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PostPosted: Wed Apr 18, 2012 11:18 am 
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Sith Lord
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Inspiration: Sam Abell - for the longing of photos I have not yet taken.
OK to edit my images: Yes
PaulT wrote:
Thanks for the info on changing the ISO. That sounds fine.


Yay, I'm reviving a almost year old post. I had to though, I found out something yesterday in regards to this.

If you change the setting in the Shooting menu that selects Show ISO/Easy ISO, it will replace the shots remaining indicator with the current iso. Then if you are in aperture or shutter priority, you can use the other wheel to change the iso on the fly. So if you are in shutter priority and you use the front wheel, it will change the iso. If you are in aperture priority, you can use the rear wheel to change the iso. Since those two modes are the ones I use most, this turned out to be a REALLY handy feature.

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Above all, it's hard learning to live with vivid mental images of scenes I cared for and failed to photograph. It is the edgy existence within me of these unmade images that is the only assurance that the best photographs are yet to be made.
Sam Abell


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PostPosted: Wed Apr 18, 2012 2:17 pm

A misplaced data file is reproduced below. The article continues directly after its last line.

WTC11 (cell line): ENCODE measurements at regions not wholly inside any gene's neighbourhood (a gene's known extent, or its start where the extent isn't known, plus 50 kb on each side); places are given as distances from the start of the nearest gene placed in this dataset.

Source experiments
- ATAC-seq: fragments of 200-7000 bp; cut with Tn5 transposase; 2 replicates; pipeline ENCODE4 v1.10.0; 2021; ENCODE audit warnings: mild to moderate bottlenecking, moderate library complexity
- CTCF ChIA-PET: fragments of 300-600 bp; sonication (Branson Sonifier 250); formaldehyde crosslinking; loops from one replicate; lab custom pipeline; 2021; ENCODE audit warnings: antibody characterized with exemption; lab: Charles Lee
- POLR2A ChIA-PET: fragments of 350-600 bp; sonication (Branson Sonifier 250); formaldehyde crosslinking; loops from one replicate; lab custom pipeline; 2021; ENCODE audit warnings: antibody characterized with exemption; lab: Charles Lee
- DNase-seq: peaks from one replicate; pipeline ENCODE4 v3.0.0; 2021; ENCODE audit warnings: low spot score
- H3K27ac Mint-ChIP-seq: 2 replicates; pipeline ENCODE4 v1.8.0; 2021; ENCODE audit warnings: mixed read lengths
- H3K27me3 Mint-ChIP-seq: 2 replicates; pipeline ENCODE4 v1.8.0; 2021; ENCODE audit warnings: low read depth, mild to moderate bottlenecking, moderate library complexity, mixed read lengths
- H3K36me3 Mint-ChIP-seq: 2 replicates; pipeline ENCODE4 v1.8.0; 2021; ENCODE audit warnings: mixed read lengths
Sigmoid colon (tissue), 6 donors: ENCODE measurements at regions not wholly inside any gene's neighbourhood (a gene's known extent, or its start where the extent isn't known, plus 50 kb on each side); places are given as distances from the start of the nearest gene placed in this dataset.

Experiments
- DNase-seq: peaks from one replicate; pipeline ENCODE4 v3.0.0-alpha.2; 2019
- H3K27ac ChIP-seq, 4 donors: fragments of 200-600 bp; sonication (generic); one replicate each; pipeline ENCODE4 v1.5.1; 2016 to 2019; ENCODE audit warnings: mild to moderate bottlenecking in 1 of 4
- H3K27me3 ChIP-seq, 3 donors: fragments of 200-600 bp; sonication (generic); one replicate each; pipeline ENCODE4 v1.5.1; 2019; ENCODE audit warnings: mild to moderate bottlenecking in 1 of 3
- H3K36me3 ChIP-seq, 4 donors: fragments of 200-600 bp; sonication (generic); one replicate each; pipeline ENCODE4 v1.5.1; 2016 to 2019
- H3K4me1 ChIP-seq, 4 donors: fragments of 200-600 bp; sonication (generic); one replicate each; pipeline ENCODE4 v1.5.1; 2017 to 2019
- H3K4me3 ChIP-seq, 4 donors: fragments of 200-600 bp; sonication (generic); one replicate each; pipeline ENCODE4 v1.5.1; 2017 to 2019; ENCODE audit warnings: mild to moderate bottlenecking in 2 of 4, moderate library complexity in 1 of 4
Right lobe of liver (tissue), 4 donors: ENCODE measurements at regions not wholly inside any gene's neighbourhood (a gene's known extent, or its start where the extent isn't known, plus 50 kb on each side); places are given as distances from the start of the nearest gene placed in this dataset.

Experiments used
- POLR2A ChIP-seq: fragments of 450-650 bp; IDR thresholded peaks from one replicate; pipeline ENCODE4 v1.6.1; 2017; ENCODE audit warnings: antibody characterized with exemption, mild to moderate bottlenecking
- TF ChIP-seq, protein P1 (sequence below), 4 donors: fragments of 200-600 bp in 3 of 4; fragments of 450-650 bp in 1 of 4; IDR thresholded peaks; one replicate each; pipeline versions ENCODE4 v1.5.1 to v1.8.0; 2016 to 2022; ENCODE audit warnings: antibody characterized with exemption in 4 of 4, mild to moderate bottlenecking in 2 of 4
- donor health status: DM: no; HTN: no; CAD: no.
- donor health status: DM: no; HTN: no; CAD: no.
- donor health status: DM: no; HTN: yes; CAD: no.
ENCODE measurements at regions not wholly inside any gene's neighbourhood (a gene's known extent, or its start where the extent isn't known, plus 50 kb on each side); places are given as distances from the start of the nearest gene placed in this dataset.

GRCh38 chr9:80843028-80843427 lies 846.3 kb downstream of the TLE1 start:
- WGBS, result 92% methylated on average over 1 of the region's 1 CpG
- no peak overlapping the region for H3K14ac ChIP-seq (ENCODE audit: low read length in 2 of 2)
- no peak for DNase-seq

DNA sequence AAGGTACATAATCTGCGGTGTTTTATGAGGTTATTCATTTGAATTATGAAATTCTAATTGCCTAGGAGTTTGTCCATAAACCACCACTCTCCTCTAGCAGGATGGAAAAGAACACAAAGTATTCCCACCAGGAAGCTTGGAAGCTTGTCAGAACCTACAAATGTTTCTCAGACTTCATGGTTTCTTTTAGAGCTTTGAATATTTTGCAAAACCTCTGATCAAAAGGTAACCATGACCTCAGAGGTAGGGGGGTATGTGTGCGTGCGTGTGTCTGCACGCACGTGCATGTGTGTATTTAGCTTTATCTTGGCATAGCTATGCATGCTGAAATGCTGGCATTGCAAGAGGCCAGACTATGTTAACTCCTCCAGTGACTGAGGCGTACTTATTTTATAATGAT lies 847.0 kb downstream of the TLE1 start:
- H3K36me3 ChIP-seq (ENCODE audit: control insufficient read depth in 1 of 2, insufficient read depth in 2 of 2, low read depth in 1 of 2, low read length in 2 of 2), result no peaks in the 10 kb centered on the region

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Aaron wrote:
PaulT wrote:
Thanks for the info on changing the ISO. That sounds fine.


Yay, I'm reviving a almost year old post. I had to though, I found out something yesterday in regards to this.

If you change the setting in the Shooting menu that selects Show ISO/Easy ISO, it will replace the shots remaining indicator with the current iso. Then if you are in aperture or shutter priority, you can use the other wheel to change the iso on the fly. So if you are in shutter priority and you use the front wheel, it will change the iso. If you are in aperture priority, you can use the rear wheel to change the iso. Since those two modes are the ones I use most, this turned out to be a REALLY handy feature.


Thanks for the update Aaron. If I wasn't stuck in my photography slump I would probably buy a D7000, but it's hard to justify at the moment.

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PostPosted: Wed Apr 18, 2012 2:32 pm 
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Sith Lord
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Inspiration: Sam Abell - for the longing of photos I have not yet taken.
OK to edit my images: Yes
I hear that. I am successfully out of mine. I've got something line up every day for the next 2 weeks. Good times. :)